The article-contacting surface 70 extends above forward positions of the main and secondary arms 32A, 32B. Horizontal member 56 is located along the top edge of surface 70. A vertical gusset 58 aligned with vertical gusset 36, connects a central position of the top member 56 with the upper arms 32A, 32B. A pair of diagonal braces 60, 62 interconnects outer ends of the top member 56 with the upper arms 32A, 32B. Vertical walls 64, 65 interconnect the ends of the top member 56 with the upper main arm 32A and secondary arm 32B, respectively.

Extending across a front side of the plastic portion 14 is a front article-contacting wall 70. That article-contacting wall 70 extends vertically from the top member 56 to the lower main and secondary arms 34A, 34B and extends horizontally from the vertical wall 64 and mounting portion 30 to the vertical walls 65, 54.

In use, the diverter blade 10 is mounted by positioning the upper and lower ends of the shaft 16 in respective bearings (not shown). Thus, the shaft 16 constitutes a rotary mounting portion defining an axis of rotation. The blade is attached to a drive motor in any suitable manner. Preferably, a free end of the second portion 20b of the lower plate 20 includes a hole in which a pin 72 is mounted. The shaft 16 would be mounted for rotation in suitable bearings (not shown), and the lower end of the pin 72 could be attached to any suitable motor (not shown) which rotates the diverter about the axis of the shaft 16 in a direction D (FIG. 5) for bringing the article-contacting surface 70 of the blade into engagement with an article A in order to physically displace the article. The torque applied to the metallic section 12 is transmitted to the plastic section 14 by the upper plate 18 and the first portion 20a of the lower plate 20.

During that rotation, the pattern of diagonal braces 38A, 38B, 40A, 40B, 60 and 62 extending across the back of the contact wall 70 stiffen the blade torsionally. All horizontal, vertical and diagonal braces reinforce the article-contact surface 70, against impact from the packages.

As is apparent from FIG. 5, the width W of the plastic section tapers-down from the region of the shaft 16 to the outer free end of the blade. Thus, the plastic part 14 is stronger adjacent the shaft 16 where the torque is applied, and the free end of the blade is of less weight in order to minimize the mass (and resulting inertia) of the blade 10.

It will be appreciated that the center of gravity of the blade is located nearer the axis of rotation. The resulting inertia of the polyurethane blade that occurs during rotary acceleration and deceleration is significantly less than the inertia of similar metal blades. Thus, the dynamic loads encountered within the blade are lessened, thereby reducing the susceptibility of the blade to fatigue cracks. Furthermore, the elastomeric material provides a greater resistance to fatigue than steel.

Although the present invention has been described in connection with a preferred embodiment thereof, it will be appreciated by those skilled in the art that additions, deletions, modification, and substitutions not specifically described may be made without departing from the spirit and scope of the invention as defined in the appended claims.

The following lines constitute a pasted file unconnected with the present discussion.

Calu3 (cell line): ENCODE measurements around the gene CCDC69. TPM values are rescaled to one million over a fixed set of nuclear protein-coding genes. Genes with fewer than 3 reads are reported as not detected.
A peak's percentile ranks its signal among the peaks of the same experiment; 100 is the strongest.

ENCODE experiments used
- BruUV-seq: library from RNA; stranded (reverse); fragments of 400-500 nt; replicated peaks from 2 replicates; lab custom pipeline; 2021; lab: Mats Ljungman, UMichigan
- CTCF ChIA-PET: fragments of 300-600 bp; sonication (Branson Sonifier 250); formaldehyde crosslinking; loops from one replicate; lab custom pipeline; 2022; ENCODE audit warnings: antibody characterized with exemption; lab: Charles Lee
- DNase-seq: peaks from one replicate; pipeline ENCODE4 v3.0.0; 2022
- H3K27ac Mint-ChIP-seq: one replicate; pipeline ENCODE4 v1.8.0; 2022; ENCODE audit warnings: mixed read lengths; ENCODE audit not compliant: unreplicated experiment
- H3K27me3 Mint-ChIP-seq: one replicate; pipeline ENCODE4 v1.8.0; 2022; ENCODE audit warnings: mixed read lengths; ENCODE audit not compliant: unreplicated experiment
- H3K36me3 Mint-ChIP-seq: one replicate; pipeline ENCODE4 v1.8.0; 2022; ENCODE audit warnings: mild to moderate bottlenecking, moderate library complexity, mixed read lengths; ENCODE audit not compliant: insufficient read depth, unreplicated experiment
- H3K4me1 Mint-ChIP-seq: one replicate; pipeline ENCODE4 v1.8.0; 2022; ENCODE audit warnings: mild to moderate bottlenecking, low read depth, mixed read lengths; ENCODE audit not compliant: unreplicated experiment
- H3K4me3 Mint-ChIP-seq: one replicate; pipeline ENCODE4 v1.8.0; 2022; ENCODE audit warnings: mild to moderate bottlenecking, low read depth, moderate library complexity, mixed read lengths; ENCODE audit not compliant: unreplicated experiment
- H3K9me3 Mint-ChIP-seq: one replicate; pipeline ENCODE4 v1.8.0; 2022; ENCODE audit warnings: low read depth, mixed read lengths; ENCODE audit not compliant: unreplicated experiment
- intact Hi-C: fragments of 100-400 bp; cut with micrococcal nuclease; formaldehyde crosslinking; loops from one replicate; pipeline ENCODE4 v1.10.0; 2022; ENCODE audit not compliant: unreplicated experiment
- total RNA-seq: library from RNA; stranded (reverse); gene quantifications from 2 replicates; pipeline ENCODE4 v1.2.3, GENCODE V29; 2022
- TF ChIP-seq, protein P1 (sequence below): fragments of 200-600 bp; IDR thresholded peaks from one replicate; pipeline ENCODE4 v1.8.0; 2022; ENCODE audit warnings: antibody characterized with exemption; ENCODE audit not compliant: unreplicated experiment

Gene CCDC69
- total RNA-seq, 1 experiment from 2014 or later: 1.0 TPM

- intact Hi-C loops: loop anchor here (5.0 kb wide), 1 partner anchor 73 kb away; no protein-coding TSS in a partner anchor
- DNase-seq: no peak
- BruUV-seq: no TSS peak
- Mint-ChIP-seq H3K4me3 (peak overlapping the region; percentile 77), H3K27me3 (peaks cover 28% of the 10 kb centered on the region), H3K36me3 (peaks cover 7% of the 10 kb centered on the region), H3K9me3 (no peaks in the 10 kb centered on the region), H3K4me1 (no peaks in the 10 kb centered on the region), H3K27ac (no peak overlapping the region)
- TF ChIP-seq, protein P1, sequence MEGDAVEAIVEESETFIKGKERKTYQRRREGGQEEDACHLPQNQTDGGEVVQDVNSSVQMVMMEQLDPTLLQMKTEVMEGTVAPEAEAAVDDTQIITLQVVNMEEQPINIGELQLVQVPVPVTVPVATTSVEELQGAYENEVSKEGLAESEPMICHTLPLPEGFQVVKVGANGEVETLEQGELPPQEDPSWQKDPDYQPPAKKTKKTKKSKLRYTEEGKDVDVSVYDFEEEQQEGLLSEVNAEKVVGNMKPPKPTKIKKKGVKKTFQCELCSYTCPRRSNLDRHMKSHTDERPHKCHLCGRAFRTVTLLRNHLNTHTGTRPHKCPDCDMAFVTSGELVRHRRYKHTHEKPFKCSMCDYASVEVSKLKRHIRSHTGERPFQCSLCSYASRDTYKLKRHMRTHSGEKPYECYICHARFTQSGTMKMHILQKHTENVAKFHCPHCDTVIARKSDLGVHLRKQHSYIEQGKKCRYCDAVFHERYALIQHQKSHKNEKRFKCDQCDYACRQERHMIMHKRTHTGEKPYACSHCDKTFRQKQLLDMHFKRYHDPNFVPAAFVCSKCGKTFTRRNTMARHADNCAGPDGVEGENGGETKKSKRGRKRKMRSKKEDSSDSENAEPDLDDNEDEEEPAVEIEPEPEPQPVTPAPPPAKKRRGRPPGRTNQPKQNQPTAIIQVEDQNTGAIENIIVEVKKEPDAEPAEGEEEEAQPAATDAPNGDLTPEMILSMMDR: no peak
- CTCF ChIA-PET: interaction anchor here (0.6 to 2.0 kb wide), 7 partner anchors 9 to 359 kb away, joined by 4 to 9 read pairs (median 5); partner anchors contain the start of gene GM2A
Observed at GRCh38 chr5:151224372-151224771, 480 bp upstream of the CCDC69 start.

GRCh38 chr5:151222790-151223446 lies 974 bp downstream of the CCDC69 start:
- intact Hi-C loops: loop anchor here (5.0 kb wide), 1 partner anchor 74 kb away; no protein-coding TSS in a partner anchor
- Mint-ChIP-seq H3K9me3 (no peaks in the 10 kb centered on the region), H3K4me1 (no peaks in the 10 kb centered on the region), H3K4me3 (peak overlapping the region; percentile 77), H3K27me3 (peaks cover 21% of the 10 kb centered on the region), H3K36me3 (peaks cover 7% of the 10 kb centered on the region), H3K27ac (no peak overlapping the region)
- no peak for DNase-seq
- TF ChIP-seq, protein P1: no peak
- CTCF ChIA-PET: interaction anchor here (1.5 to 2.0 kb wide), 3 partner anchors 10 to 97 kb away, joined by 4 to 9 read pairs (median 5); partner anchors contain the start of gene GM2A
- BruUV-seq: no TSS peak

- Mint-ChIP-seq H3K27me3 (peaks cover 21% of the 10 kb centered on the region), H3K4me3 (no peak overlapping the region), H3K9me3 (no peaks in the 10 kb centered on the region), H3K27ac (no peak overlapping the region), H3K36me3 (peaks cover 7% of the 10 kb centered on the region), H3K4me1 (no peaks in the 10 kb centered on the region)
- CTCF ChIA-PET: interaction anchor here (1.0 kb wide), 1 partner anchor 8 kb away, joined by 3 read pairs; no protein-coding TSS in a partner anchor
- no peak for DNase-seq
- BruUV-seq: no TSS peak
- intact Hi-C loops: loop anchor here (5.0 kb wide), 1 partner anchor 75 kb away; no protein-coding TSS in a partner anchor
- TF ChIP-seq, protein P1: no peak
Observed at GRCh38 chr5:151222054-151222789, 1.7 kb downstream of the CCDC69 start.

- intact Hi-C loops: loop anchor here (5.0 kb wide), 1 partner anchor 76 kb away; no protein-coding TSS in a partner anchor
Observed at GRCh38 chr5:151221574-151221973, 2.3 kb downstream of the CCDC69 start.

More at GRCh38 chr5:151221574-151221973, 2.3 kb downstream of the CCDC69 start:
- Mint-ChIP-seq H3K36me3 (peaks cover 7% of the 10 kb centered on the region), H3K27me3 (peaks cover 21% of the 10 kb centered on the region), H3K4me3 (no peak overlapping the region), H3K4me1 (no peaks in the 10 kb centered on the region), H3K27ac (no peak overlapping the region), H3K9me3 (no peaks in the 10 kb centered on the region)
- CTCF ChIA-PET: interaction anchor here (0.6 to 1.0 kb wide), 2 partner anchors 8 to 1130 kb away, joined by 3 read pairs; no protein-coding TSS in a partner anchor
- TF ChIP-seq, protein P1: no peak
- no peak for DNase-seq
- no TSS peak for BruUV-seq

Patent Citations
Cited PatentFiling datePublication dateApplicantTitle
US2465690 *Mar 14, 1947Mar 29, 1949Package Machinery CoDivider switch for bottle conveyer belts
US2670835 *Mar 22, 1952Mar 2, 1954Huttmann Charles FConveyer system
US4298117 *Apr 30, 1979Nov 3, 1981Sandvik Conveyor GmbhApparatus for discharging articles from conveyor belts
US5029692 *Aug 2, 1990Jul 9, 1991Warkentin Aaron JOff-loading conveying system
Referenced by
Citing PatentFiling datePublication dateApplicantTitle
US6536580 *Sep 17, 1999Mar 25, 2003Siemens AktiengesellschaftDistribution device for piece goods
US6822181Jun 27, 2001Nov 23, 2004Labatt Brewing Company LimitedContainer diverter
US6910568Feb 4, 2004Jun 28, 2005Sandvik AbMethods and apparatus for diverting articles from a conveyor
US7938252Dec 21, 2007May 10, 2011Cinetic Sorting Corp.Unstacking conveyor with floating surface
US7975829 *Apr 7, 2010Jul 12, 2011Unique Metal Designs, Inc.Tire conveyor assembly and components thereof
US8561781 *Oct 5, 2011Oct 22, 2013Santa Rosa Systems, LlcDiverter swing arm
US20120152694 *Oct 5, 2011Jun 21, 2012Santa Rosa Systems, LlcDiverter swing arm
WO2003002438A1 *Jun 27, 2002Jan 9, 2003Labatt Brewing Co LtdContainer diverter
WO2012083033A2 *Dec 15, 2011Jun 21, 2012Globe Composite Solutions, Ltd.Unitary body diverter arm
Classifications
U.S. Classification198/367, 198/370.07
International ClassificationB65G47/82, B65G47/76
Cooperative ClassificationB65G47/766
European ClassificationB65G47/76B
Legal Events
DateCodeEventDescription
Dec 24, 2010FPAYFee payment
Year of fee payment: 12
Dec 18, 2006FPAYFee payment
Year of fee payment: 8
Mar 22, 2004ASAssignment
Owner name: SANDVIK SORTING SYSTEMS, LLC, DELAWARE
Free format text: MERGER;ASSIGNOR:SANDIVK SORTING SYSTEMS, INC.;REEL/FRAME:015116/0598
Effective date: 20031231
Owner name: SANDVIK SORTING SYSTEMS, LLC CORPORATION TRUST CEN
Free format text: MERGER;ASSIGNOR:SANDIVK SORTING SYSTEMS, INC. /AR;REEL/FRAME:015116/0598
Dec 13, 2002FPAYFee payment
Year of fee payment: 4
Apr 22, 1998ASAssignment
Owner name: SANDVIK SORTING SYSTEMS, INC., KENTUCKY
Free format text: ASSIGNMENT OF ASSIGNORS INTEREST;ASSIGNORS:TERRELL, JONATHN D.;YDOATE, EDWARD;REEL/FRAME:009115/0805;SIGNING DATES FROM 19980409 TO 19980417